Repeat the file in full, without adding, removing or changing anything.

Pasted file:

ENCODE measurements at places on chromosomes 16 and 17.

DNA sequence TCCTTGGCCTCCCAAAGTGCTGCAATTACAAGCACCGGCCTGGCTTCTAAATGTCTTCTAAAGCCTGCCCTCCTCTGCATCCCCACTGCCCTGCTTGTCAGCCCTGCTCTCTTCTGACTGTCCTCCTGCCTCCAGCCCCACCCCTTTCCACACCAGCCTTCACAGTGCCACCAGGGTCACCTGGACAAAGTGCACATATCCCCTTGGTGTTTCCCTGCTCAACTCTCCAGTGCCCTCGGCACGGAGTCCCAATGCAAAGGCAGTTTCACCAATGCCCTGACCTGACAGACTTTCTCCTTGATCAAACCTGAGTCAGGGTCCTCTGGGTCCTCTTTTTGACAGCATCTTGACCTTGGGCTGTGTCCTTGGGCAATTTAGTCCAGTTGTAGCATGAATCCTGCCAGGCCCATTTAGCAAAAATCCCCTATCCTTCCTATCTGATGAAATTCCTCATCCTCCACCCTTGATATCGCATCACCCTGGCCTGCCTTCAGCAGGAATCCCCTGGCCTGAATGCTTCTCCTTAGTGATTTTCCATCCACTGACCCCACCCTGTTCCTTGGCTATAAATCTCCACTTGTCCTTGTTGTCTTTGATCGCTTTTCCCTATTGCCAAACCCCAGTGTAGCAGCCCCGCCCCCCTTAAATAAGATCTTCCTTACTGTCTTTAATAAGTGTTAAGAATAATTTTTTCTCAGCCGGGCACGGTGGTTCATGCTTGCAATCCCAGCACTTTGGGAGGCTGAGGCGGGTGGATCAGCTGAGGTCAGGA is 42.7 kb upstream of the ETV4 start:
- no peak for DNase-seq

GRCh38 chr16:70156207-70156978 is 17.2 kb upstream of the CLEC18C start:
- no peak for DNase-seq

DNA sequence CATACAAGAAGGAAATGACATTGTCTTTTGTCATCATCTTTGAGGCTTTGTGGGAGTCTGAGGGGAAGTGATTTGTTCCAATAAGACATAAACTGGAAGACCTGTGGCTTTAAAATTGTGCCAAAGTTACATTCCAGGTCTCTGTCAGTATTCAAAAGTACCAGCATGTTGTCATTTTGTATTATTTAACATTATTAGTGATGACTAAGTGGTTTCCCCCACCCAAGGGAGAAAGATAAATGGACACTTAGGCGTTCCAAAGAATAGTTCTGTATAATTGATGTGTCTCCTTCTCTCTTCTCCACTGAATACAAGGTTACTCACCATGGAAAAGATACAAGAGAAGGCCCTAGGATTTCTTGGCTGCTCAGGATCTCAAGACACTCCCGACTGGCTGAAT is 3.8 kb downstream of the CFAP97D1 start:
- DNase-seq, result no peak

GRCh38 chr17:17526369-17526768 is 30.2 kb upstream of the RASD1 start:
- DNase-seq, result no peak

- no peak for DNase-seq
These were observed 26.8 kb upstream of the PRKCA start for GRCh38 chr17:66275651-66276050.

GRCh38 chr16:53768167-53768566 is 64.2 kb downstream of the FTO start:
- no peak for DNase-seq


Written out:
ENCODE measurements at places on chromosomes 16 and 17.

DNA sequence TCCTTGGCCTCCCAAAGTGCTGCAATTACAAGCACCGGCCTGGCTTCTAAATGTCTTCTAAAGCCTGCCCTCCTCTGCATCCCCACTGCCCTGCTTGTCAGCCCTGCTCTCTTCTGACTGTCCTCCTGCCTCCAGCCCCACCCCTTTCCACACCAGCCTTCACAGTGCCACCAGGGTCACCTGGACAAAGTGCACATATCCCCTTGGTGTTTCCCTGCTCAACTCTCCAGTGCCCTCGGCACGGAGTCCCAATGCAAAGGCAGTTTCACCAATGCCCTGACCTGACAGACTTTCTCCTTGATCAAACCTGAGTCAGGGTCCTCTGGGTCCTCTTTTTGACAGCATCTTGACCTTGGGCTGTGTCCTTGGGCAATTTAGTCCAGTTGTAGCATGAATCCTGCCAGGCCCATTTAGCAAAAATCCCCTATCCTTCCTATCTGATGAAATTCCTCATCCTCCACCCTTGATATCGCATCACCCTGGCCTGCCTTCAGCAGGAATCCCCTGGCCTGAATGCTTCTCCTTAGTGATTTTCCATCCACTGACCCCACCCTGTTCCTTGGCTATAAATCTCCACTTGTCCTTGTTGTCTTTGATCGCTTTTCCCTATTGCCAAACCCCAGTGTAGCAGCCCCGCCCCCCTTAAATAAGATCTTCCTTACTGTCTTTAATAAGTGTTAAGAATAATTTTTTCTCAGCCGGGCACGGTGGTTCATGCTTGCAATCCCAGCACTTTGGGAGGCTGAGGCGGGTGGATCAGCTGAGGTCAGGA is 42.7 kb upstream of the ETV4 start:
- no peak for DNase-seq

GRCh38 chr16:70156207-70156978 is 17.2 kb upstream of the CLEC18C start:
- no peak for DNase-seq

DNA sequence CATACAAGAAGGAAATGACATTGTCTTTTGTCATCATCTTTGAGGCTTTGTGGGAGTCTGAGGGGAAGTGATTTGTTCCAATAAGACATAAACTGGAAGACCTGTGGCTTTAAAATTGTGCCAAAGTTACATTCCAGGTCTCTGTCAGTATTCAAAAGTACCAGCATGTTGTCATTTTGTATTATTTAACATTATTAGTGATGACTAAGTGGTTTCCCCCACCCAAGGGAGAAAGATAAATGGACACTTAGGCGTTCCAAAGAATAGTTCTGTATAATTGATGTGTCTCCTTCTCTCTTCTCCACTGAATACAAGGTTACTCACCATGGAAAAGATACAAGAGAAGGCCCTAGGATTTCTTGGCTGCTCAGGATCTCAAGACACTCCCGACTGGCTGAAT is 3.8 kb downstream of the CFAP97D1 start:
- DNase-seq, result no peak

GRCh38 chr17:17526369-17526768 is 30.2 kb upstream of the RASD1 start:
- DNase-seq, result no peak

- no peak for DNase-seq
These were observed 26.8 kb upstream of the PRKCA start for GRCh38 chr17:66275651-66276050.

GRCh38 chr16:53768167-53768566 is 64.2 kb downstream of the FTO start:
- no peak for DNase-seq